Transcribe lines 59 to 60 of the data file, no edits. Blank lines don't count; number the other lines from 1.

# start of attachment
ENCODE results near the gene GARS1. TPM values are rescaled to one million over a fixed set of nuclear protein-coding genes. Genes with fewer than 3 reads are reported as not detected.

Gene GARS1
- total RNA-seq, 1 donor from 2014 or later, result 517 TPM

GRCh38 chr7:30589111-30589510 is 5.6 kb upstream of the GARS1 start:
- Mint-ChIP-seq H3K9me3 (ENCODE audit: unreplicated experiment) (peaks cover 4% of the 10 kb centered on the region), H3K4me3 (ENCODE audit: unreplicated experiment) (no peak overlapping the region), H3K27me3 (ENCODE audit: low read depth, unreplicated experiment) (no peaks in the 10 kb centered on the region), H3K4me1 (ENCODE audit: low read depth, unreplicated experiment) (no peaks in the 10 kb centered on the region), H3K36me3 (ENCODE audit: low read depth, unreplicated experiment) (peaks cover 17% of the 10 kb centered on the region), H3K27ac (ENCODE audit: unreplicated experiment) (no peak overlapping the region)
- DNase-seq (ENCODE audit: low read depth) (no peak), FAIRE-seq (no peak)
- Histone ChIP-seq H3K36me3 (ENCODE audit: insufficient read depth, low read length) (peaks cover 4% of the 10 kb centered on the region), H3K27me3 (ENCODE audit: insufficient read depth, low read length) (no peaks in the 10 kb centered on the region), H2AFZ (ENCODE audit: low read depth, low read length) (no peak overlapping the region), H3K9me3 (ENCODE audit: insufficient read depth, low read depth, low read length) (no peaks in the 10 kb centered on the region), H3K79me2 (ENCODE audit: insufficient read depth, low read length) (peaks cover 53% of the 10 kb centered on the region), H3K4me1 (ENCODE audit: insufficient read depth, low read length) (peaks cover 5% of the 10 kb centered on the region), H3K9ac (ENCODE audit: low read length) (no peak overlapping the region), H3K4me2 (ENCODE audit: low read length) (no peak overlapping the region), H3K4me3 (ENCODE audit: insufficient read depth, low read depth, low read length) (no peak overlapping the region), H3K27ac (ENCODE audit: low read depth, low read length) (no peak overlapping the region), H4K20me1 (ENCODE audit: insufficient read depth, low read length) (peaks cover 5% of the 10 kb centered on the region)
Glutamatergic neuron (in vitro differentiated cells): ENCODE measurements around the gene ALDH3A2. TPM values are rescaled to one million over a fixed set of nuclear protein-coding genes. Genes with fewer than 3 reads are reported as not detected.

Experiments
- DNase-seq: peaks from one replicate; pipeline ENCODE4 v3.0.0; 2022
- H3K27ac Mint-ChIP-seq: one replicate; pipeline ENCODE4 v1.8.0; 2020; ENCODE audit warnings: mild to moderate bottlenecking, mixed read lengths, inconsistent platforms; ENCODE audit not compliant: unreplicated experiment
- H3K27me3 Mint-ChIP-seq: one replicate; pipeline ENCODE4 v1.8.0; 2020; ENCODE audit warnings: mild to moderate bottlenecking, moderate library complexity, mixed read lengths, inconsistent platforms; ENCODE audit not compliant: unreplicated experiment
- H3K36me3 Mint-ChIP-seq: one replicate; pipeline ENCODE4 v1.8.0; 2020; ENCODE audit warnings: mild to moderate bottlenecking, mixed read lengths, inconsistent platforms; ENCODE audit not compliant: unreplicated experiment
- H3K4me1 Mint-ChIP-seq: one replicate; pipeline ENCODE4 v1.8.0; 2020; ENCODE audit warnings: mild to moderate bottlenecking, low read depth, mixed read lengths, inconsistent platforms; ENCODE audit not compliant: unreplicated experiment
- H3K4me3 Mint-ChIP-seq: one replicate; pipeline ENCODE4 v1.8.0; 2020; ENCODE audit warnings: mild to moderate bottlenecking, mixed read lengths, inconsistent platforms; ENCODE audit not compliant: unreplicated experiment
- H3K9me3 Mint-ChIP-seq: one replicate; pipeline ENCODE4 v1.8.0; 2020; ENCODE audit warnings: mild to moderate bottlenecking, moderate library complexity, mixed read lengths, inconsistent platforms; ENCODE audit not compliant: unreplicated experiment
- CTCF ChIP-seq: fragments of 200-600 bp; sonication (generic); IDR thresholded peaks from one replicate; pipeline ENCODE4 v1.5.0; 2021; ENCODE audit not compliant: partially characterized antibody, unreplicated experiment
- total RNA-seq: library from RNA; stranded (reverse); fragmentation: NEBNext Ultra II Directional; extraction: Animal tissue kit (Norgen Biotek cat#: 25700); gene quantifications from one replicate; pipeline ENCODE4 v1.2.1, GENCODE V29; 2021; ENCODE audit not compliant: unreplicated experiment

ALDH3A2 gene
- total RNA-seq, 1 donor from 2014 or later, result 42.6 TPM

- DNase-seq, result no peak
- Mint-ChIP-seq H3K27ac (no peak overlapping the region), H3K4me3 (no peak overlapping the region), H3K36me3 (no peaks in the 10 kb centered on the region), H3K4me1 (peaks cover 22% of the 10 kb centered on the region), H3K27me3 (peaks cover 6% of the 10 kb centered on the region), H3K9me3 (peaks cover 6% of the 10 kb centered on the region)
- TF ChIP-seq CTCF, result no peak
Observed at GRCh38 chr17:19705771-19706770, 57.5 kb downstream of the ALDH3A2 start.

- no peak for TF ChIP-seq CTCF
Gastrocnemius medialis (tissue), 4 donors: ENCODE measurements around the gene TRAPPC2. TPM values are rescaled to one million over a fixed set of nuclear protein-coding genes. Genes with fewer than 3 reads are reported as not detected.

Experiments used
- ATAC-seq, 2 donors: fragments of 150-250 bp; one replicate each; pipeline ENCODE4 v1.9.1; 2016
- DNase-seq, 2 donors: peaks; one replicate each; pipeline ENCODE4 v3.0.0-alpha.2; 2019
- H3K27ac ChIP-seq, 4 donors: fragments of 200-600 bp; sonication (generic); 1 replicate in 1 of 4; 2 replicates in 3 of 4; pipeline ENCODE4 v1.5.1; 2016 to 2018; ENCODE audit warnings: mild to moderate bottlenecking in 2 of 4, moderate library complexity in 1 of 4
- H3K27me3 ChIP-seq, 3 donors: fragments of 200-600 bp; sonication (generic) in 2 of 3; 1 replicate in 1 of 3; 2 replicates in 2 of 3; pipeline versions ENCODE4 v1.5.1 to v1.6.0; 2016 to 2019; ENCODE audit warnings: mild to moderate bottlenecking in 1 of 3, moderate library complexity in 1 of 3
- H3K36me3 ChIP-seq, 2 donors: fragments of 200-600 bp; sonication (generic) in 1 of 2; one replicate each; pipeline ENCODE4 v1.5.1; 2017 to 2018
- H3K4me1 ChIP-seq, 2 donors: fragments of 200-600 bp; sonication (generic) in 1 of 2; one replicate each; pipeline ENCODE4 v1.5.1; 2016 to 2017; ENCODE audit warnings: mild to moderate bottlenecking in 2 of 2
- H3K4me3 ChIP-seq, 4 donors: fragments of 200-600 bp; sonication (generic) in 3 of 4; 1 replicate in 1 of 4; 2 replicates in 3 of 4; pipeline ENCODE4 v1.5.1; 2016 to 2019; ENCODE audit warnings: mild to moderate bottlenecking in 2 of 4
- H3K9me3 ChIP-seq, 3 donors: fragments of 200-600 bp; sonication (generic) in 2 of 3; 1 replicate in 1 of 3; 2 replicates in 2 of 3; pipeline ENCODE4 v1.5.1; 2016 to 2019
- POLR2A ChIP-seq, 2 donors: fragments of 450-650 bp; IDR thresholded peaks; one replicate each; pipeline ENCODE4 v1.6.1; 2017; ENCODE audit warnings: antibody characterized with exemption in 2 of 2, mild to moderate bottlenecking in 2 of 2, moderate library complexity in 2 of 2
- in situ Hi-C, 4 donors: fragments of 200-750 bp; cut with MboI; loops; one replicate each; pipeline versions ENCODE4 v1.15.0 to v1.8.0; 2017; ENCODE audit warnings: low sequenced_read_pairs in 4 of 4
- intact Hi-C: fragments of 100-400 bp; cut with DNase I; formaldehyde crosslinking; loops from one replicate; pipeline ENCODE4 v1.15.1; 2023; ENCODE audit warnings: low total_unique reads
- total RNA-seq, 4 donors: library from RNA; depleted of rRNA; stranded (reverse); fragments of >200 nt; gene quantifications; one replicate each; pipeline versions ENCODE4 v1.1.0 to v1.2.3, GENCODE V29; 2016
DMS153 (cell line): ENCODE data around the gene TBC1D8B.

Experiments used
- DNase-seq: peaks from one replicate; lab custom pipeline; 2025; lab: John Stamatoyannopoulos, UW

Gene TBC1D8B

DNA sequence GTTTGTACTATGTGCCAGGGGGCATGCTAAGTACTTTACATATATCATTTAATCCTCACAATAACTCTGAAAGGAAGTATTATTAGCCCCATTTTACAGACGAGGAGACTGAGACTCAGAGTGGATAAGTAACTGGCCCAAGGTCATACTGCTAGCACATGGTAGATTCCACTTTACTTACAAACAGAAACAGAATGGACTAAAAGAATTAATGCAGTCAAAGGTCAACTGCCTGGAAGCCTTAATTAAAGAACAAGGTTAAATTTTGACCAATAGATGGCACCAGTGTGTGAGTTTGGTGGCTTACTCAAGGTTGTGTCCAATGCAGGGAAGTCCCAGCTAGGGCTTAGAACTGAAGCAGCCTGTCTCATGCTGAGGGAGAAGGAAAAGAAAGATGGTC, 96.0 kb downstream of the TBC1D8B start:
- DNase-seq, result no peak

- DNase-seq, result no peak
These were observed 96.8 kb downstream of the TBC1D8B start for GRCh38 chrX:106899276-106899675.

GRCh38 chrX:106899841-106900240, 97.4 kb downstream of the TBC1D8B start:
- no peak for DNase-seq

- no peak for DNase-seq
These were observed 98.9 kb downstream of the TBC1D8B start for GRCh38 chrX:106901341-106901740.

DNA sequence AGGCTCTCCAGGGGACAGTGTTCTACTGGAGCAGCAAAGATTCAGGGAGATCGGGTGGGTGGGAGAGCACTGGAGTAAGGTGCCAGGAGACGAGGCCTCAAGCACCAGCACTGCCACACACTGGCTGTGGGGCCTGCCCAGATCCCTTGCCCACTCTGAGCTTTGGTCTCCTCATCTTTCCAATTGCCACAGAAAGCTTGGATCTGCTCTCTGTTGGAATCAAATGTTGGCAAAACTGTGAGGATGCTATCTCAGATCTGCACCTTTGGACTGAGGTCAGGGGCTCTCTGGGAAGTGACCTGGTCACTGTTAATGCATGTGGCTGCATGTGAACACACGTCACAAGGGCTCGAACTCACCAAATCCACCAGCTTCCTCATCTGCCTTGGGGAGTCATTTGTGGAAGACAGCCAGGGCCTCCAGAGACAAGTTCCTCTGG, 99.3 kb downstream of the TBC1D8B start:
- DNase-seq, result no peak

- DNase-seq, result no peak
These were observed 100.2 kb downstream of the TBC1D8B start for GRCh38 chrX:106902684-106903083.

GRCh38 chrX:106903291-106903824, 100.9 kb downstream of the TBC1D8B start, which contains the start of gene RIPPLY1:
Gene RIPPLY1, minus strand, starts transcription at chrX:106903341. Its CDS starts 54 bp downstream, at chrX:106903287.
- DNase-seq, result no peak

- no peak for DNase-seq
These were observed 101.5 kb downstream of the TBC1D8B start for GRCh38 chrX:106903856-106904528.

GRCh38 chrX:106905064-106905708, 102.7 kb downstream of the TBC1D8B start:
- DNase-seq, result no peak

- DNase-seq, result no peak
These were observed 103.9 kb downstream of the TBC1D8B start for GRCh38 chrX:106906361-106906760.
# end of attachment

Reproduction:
- no peak for DNase-seq
These were observed 101.5 kb downstream of the TBC1D8B start for GRCh38 chrX:106903856-106904528.